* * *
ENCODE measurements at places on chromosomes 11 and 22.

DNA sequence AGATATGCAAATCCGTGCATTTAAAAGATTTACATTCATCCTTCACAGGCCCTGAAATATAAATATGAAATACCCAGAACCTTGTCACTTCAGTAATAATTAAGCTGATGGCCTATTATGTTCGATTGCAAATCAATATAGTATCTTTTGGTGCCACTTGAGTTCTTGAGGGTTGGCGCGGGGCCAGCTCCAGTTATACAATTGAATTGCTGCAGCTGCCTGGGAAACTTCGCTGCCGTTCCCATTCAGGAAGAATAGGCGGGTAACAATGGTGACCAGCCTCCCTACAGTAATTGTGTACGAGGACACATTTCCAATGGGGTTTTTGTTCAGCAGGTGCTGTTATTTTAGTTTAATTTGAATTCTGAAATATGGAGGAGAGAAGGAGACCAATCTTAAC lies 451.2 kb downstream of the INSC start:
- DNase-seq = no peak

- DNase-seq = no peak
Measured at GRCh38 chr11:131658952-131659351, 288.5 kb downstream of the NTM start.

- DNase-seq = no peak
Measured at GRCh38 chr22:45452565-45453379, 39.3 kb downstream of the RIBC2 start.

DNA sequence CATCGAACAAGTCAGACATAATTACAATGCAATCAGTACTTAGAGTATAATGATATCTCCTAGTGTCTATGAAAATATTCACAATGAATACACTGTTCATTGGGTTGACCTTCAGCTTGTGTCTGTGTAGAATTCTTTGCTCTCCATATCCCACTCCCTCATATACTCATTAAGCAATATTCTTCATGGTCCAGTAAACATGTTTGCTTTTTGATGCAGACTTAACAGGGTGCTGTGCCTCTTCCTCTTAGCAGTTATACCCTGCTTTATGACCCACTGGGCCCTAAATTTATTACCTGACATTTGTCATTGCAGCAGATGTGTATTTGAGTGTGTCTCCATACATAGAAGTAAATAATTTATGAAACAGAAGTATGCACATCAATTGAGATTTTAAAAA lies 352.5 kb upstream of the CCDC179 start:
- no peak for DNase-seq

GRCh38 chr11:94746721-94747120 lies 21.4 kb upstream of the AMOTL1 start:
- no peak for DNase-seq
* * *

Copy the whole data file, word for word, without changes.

ENCODE measurements at places on chromosomes 11 and 22.

DNA sequence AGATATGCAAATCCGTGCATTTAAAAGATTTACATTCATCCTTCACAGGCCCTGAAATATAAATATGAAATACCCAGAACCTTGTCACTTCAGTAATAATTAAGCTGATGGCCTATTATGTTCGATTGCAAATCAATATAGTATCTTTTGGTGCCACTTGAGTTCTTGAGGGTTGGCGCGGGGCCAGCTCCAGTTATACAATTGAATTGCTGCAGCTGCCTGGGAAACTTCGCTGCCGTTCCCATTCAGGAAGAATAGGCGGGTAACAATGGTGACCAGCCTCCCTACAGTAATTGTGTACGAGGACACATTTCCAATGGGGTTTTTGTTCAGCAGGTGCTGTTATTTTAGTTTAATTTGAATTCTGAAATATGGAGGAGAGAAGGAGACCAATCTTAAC lies 451.2 kb downstream of the INSC start:
- DNase-seq = no peak

- DNase-seq = no peak
Measured at GRCh38 chr11:131658952-131659351, 288.5 kb downstream of the NTM start.

- DNase-seq = no peak
Measured at GRCh38 chr22:45452565-45453379, 39.3 kb downstream of the RIBC2 start.

DNA sequence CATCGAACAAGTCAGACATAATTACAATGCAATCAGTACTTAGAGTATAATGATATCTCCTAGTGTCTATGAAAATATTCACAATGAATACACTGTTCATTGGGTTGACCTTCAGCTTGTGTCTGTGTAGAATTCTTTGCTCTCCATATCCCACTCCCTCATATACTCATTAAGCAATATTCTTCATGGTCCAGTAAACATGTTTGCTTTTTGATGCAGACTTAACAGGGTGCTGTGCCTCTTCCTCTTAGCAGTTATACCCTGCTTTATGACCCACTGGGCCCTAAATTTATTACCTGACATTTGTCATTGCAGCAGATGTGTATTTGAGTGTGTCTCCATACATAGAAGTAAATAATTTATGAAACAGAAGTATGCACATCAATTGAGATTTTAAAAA lies 352.5 kb upstream of the CCDC179 start:
- no peak for DNase-seq

GRCh38 chr11:94746721-94747120 lies 21.4 kb upstream of the AMOTL1 start:
- no peak for DNase-seq